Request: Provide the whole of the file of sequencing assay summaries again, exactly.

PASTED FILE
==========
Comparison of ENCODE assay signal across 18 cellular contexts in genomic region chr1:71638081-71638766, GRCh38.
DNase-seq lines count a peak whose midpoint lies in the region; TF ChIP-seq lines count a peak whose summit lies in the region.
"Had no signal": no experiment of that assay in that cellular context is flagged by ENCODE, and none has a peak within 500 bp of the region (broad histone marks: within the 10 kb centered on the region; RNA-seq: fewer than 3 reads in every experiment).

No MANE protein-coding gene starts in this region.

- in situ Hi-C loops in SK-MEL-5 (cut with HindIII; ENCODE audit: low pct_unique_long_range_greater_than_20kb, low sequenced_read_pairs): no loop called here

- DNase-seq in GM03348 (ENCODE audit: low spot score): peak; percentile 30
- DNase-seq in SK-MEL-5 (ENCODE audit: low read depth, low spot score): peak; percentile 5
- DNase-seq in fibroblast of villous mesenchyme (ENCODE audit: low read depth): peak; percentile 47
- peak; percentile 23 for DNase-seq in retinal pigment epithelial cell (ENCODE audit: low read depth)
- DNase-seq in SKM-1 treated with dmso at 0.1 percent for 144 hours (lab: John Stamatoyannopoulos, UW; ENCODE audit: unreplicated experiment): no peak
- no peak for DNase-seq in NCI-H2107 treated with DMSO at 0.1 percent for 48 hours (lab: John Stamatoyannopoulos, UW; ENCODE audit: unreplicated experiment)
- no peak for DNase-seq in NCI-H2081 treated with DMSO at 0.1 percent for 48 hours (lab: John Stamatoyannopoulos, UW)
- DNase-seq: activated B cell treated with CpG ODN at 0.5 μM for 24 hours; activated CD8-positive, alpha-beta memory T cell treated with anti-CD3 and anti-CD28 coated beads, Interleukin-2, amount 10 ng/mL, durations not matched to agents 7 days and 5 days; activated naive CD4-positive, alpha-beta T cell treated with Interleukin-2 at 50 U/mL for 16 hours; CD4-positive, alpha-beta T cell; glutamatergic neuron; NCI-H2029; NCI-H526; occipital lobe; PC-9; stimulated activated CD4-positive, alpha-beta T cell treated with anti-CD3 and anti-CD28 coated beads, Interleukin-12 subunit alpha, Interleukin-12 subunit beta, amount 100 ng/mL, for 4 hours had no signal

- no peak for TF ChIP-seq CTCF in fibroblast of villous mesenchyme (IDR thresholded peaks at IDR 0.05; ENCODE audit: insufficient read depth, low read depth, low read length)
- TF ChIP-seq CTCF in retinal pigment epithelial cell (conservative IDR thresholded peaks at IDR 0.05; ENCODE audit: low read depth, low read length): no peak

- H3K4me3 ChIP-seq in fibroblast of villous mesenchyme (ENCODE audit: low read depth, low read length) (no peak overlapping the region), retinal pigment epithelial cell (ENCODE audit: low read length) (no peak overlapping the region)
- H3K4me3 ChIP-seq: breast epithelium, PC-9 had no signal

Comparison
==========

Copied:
Comparison of ENCODE assay signal across 18 cellular contexts in genomic region chr1:71638081-71638766, GRCh38.
DNase-seq lines count a peak whose midpoint lies in the region; TF ChIP-seq lines count a peak whose summit lies in the region.
"Had no signal": no experiment of that assay in that cellular context is flagged by ENCODE, and none has a peak within 500 bp of the region (broad histone marks: within the 10 kb centered on the region; RNA-seq: fewer than 3 reads in every experiment).

No MANE protein-coding gene starts in this region.

- in situ Hi-C loops in SK-MEL-5 (cut with HindIII; ENCODE audit: low pct_unique_long_range_greater_than_20kb, low sequenced_read_pairs): no loop called here

- DNase-seq in GM03348 (ENCODE audit: low spot score): peak; percentile 30
- DNase-seq in SK-MEL-5 (ENCODE audit: low read depth, low spot score): peak; percentile 5
- DNase-seq in fibroblast of villous mesenchyme (ENCODE audit: low read depth): peak; percentile 47
- peak; percentile 23 for DNase-seq in retinal pigment epithelial cell (ENCODE audit: low read depth)
- DNase-seq in SKM-1 treated with dmso at 0.1 percent for 144 hours (lab: John Stamatoyannopoulos, UW; ENCODE audit: unreplicated experiment): no peak
- no peak for DNase-seq in NCI-H2107 treated with DMSO at 0.1 percent for 48 hours (lab: John Stamatoyannopoulos, UW; ENCODE audit: unreplicated experiment)
- no peak for DNase-seq in NCI-H2081 treated with DMSO at 0.1 percent for 48 hours (lab: John Stamatoyannopoulos, UW)
- DNase-seq: activated B cell treated with CpG ODN at 0.5 μM for 24 hours; activated CD8-positive, alpha-beta memory T cell treated with anti-CD3 and anti-CD28 coated beads, Interleukin-2, amount 10 ng/mL, durations not matched to agents 7 days and 5 days; activated naive CD4-positive, alpha-beta T cell treated with Interleukin-2 at 50 U/mL for 16 hours; CD4-positive, alpha-beta T cell; glutamatergic neuron; NCI-H2029; NCI-H526; occipital lobe; PC-9; stimulated activated CD4-positive, alpha-beta T cell treated with anti-CD3 and anti-CD28 coated beads, Interleukin-12 subunit alpha, Interleukin-12 subunit beta, amount 100 ng/mL, for 4 hours had no signal

- no peak for TF ChIP-seq CTCF in fibroblast of villous mesenchyme (IDR thresholded peaks at IDR 0.05; ENCODE audit: insufficient read depth, low read depth, low read length)
- TF ChIP-seq CTCF in retinal pigment epithelial cell (conservative IDR thresholded peaks at IDR 0.05; ENCODE audit: low read depth, low read length): no peak

- H3K4me3 ChIP-seq in fibroblast of villous mesenchyme (ENCODE audit: low read depth, low read length) (no peak overlapping the region), retinal pigment epithelial cell (ENCODE audit: low read length) (no peak overlapping the region)
- H3K4me3 ChIP-seq: breast epithelium, PC-9 had no signal

Comparison